Photographer: Andrew Harrer/Bloomberg


Texas Gets U.S. Supreme Court Review on Voided Voting Districts

The U.S. Supreme Court will weigh putting new curbs on voting-discrimination lawsuits, agreeing to hear Texas’s defense of Republican-drawn election district lines that a lower court said were the product of intentional racial discrimination.

Adding a new chapter to a long-running legal saga, the justices said they will consider the state’s appeals over its congressional and state legislative voting maps. 

A three-judge panel had ordered nine state legislative districts and two congressional districts rewritten, saying lawmakers violated the Constitution and the U.S. Voting Rights Act by intentionally diluting the clout of Hispanic and black voters.

Texas officials say the disputed districts, enacted in 2013, were identical to ones the lower court had put in place the year before on an interim basis. The legislature "could not possibly have acted with an unlawful purpose" when it adopted lines that court previously approved, Texas argued.

The minority groups opposing the lines say the interim maps weren’t designed to resolve every legal issue and were based on discriminatory lines Texas drew after the 2010 U.S. Census.

"Texas offers no reason to reject the district court’s detailed factual findings regarding the legislature’s discriminatory intent in 2011," argued groups challenging the state legislative districts.

Districts Reinstated

The high court in September voted 5-4 to reinstate the disputed congressional and state voting maps while the justices considered whether to hear arguments. The maps have been used with small variations for the past three elections.

In the congressional case, the lower court ordered the redrawing of districts currently held by Democrat Lloyd Doggett and Republican Blake Farenthold. Doggett’s district stretches from Austin to San Antonio, while Farenthold’s includes Corpus Christi and areas damaged by Hurricane Harvey along the Gulf of Mexico. Farenthold is planning to retire amid reports that he used taxpayer money to settle a sexual harassment claim by a former staff member.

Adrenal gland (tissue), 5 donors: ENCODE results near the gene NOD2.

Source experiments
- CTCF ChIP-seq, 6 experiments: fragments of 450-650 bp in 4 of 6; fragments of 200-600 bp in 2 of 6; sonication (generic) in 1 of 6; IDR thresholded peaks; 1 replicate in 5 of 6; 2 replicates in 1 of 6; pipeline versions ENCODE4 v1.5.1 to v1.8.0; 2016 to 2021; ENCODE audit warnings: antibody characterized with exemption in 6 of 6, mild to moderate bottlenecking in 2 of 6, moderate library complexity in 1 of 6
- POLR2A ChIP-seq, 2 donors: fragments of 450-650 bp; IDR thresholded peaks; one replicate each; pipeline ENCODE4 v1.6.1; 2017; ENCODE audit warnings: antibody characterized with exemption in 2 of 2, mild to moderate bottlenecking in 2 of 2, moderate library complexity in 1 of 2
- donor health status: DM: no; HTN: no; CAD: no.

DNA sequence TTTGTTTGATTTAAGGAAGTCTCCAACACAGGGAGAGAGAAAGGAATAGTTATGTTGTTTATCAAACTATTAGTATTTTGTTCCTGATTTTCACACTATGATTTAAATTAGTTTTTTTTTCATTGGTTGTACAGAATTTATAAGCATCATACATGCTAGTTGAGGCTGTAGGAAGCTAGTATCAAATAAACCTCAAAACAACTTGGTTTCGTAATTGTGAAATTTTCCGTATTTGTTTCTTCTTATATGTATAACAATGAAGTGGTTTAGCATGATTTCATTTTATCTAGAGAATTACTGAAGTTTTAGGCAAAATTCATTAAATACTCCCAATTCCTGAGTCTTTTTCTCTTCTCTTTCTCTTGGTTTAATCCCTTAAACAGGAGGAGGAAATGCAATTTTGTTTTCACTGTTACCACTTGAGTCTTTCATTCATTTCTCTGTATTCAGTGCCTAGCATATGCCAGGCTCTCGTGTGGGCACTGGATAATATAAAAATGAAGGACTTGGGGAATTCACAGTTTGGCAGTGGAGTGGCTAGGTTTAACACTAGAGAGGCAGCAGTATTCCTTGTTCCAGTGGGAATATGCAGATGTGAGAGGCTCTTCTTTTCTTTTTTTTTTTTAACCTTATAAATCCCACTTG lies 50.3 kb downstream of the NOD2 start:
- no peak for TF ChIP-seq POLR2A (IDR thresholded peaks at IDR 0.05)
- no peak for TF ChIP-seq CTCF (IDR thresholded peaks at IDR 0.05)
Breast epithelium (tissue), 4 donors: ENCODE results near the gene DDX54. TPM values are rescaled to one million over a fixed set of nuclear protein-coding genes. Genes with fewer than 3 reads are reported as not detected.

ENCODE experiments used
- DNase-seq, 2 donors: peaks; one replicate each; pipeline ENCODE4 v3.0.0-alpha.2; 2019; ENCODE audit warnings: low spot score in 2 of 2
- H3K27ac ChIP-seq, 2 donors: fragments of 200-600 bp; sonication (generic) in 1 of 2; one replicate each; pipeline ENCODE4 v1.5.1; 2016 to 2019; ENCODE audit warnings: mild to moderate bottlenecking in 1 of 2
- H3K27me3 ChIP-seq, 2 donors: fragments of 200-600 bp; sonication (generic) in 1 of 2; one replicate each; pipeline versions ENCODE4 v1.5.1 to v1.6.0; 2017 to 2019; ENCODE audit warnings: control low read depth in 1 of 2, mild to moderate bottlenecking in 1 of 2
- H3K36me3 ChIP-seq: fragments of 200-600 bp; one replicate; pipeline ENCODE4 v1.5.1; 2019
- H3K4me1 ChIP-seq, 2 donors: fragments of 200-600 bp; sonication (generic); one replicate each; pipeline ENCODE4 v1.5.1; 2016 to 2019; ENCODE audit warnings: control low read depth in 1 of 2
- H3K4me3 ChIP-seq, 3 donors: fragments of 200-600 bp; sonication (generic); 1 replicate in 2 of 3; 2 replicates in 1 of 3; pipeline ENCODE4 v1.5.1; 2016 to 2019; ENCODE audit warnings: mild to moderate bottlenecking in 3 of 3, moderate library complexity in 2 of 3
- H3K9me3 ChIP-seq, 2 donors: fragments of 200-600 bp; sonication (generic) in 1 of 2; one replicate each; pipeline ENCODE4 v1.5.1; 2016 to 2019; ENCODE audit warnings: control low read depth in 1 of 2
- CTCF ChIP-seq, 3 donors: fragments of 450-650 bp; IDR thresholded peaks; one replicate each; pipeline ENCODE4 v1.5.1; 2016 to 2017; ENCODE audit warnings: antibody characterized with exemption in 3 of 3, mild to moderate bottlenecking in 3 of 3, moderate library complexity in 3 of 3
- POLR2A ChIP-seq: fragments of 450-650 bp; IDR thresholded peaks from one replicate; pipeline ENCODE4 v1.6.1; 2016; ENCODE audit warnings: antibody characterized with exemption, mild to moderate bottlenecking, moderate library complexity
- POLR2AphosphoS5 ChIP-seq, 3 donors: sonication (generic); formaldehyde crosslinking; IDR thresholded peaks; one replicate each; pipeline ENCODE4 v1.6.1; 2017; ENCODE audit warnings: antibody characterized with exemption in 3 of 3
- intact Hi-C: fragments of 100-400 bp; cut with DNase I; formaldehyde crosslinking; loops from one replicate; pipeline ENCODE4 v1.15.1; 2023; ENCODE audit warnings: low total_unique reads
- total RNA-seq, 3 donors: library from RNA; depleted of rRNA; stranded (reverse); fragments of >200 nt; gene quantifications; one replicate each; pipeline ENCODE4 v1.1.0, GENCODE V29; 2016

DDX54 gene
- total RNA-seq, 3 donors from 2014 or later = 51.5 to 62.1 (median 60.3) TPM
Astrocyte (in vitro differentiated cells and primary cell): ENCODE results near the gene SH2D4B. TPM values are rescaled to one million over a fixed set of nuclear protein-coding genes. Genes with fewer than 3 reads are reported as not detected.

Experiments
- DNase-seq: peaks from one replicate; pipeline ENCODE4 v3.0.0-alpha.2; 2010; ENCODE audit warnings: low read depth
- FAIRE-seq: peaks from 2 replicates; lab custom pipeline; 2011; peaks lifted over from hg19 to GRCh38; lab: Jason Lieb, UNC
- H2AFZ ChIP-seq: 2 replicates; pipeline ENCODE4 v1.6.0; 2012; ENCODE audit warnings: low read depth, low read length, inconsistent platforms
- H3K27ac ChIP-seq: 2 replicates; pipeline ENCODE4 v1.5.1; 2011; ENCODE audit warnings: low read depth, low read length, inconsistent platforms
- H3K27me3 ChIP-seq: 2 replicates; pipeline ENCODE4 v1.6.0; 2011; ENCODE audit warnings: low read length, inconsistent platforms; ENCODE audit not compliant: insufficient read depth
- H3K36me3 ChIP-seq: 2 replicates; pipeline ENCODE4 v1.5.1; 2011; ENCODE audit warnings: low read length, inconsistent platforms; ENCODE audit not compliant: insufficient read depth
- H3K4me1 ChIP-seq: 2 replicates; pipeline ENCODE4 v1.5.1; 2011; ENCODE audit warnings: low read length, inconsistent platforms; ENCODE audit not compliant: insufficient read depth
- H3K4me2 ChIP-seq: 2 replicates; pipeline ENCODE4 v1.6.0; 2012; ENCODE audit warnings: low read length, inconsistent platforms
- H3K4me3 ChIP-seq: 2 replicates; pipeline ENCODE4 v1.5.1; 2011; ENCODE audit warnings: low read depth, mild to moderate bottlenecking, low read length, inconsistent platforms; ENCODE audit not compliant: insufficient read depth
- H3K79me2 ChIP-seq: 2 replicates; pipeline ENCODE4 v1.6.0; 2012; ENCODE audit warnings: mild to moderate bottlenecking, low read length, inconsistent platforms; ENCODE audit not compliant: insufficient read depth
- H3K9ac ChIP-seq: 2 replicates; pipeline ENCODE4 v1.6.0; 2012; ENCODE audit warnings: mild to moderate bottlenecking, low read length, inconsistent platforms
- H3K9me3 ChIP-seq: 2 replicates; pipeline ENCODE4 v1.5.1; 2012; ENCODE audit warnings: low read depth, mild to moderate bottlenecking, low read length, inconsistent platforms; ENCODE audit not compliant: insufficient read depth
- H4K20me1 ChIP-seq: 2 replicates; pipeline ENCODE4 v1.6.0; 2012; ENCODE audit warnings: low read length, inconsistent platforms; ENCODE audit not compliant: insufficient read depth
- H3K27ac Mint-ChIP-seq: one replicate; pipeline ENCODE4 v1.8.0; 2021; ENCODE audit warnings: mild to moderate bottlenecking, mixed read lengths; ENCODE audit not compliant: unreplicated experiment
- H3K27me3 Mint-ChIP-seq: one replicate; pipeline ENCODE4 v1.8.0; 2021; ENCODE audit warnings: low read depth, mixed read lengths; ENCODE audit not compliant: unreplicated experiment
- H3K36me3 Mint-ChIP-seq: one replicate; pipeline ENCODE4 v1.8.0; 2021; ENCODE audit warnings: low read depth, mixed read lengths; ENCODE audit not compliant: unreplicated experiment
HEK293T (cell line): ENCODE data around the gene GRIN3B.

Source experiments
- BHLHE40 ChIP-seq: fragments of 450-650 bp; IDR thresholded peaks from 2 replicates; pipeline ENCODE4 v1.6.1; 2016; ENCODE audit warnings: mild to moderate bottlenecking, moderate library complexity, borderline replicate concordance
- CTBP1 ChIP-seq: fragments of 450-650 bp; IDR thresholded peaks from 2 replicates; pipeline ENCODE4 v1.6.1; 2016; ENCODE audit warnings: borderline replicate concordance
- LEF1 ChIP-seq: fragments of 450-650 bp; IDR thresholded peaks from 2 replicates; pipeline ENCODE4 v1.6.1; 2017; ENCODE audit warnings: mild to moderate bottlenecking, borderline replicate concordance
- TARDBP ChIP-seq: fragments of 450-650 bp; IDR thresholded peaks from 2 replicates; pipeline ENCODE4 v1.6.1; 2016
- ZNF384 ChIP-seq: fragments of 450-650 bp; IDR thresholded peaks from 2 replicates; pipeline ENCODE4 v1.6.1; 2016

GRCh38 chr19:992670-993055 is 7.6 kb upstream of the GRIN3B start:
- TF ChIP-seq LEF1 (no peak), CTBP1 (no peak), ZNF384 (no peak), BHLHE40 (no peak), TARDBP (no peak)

Texas gained four new congressional seats after the 2010 Census counted 4.3 million new Texans, almost 90 percent of whom were Hispanic or black. State lawmakers, however, drew no new districts favoring minority voters, a group that tends to choose Democratic candidates.

The cases, which have bounced up and down the court system for years, are part of a flurry of election litigation involving Texas, which is also fighting a suit over its voter-identification law.

Every voter map Texas has created since 1970 has been challenged in court by civil rights groups representing the minority citizens who’ve steadily eroded the state’s historic white majority.

The cases are Abbott v. Perez, 17-586 (congressional map), and Abbott v. Perez, 17-626 (state legislative map).

— With assistance by Laurel Brubaker Calkins

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